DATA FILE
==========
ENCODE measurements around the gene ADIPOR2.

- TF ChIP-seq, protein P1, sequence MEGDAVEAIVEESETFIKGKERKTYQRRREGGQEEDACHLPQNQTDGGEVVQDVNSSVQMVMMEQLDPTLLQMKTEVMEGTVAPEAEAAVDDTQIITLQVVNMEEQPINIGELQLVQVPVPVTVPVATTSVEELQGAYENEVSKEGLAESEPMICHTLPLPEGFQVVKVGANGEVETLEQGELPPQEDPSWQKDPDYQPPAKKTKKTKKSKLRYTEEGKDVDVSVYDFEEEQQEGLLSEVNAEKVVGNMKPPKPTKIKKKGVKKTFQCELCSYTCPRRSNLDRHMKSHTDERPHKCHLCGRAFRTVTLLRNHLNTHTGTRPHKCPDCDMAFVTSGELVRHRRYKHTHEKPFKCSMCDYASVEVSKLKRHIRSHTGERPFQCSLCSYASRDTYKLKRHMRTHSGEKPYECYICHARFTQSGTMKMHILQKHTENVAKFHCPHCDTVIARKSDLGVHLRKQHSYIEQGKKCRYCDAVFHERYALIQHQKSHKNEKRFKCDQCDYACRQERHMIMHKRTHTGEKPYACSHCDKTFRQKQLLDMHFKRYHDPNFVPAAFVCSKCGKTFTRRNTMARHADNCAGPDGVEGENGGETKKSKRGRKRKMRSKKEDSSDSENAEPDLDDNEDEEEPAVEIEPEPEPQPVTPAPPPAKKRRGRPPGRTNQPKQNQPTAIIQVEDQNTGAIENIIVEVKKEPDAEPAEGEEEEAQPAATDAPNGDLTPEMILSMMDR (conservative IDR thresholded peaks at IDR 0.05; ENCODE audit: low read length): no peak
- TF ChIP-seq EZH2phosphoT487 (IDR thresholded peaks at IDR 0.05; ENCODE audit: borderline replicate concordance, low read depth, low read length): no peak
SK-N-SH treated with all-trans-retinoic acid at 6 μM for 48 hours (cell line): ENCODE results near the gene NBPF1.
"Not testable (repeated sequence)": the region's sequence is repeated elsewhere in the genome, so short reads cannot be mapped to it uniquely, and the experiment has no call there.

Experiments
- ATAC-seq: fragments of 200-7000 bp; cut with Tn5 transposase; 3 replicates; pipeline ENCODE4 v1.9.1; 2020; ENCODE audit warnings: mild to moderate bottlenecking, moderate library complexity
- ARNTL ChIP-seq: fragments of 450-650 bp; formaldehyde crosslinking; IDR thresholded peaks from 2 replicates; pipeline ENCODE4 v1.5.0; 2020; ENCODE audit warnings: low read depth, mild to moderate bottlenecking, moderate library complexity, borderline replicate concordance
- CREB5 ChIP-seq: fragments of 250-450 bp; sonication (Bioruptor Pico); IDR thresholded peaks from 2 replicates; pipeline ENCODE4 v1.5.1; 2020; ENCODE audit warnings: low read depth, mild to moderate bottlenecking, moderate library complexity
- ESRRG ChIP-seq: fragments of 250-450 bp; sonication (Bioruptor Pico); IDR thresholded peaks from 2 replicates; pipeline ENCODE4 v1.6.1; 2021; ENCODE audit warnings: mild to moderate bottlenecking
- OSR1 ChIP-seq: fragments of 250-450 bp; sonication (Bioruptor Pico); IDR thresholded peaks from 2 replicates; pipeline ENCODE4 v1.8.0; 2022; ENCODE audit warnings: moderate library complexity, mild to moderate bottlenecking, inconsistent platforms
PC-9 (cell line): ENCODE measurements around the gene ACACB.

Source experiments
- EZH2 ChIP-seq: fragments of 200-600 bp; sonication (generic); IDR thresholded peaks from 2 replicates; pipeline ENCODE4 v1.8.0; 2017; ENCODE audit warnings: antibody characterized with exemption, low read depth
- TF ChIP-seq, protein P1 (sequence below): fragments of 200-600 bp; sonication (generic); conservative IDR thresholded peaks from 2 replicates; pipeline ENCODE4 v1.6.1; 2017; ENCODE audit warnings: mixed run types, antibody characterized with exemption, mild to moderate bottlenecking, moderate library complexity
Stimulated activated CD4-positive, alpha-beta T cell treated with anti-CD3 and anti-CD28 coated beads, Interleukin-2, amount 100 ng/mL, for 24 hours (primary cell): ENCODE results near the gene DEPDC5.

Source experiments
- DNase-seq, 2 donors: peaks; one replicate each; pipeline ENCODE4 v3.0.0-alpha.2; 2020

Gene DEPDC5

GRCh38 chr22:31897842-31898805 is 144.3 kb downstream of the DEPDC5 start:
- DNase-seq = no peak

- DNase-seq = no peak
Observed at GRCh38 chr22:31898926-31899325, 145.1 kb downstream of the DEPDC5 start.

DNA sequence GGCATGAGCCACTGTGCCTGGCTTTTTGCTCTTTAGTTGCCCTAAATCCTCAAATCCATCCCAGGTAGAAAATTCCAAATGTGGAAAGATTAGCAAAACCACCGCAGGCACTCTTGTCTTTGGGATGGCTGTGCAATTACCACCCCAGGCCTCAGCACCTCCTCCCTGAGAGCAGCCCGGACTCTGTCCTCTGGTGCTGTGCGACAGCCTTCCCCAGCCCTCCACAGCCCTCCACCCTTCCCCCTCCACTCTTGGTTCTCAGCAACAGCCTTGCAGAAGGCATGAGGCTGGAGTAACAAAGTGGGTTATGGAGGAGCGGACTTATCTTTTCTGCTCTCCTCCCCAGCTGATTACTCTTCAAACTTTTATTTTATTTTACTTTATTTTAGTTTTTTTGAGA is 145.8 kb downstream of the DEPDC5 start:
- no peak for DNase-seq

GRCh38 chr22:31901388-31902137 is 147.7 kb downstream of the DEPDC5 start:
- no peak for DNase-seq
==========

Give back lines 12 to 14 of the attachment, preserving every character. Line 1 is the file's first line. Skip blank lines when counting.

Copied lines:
PC-9 (cell line): ENCODE measurements around the gene ACACB.

Source experiments
- EZH2 ChIP-seq: fragments of 200-600 bp; sonication (generic); IDR thresholded peaks from 2 replicates; pipeline ENCODE4 v1.8.0; 2017; ENCODE audit warnings: antibody characterized with exemption, low read depth